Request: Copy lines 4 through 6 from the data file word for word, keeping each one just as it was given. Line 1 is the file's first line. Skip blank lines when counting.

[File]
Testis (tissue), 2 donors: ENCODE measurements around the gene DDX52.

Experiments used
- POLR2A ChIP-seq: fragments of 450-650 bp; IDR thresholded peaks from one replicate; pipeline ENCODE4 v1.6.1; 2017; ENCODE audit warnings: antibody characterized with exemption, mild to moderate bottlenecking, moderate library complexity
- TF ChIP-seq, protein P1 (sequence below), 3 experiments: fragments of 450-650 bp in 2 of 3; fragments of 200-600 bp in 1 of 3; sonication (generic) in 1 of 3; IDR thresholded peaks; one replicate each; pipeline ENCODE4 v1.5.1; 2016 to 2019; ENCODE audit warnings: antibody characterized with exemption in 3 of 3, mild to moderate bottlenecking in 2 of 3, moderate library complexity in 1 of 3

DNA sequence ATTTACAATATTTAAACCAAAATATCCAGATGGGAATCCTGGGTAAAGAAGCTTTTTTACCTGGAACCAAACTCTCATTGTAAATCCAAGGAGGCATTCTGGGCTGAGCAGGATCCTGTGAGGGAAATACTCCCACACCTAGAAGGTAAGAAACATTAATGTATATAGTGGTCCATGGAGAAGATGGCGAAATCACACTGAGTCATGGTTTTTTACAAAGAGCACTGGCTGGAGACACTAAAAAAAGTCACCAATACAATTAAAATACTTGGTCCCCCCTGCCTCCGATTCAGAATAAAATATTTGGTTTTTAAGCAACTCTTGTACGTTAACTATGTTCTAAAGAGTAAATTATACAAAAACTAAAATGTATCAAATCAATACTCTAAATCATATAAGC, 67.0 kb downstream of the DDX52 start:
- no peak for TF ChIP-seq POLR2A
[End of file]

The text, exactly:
- TF ChIP-seq, protein P1 (sequence below), 3 experiments: fragments of 450-650 bp in 2 of 3; fragments of 200-600 bp in 1 of 3; sonication (generic) in 1 of 3; IDR thresholded peaks; one replicate each; pipeline ENCODE4 v1.5.1; 2016 to 2019; ENCODE audit warnings: antibody characterized with exemption in 3 of 3, mild to moderate bottlenecking in 2 of 3, moderate library complexity in 1 of 3

DNA sequence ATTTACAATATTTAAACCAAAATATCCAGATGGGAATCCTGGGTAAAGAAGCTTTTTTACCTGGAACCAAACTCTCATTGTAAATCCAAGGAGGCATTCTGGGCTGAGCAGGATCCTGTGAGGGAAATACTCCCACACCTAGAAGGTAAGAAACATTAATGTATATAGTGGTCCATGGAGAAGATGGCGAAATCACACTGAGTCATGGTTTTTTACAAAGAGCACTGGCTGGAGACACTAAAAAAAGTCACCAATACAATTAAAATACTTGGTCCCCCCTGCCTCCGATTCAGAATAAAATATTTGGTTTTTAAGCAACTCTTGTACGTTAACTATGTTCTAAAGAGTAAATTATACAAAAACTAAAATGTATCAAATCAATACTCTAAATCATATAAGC, 67.0 kb downstream of the DDX52 start:
- no peak for TF ChIP-seq POLR2A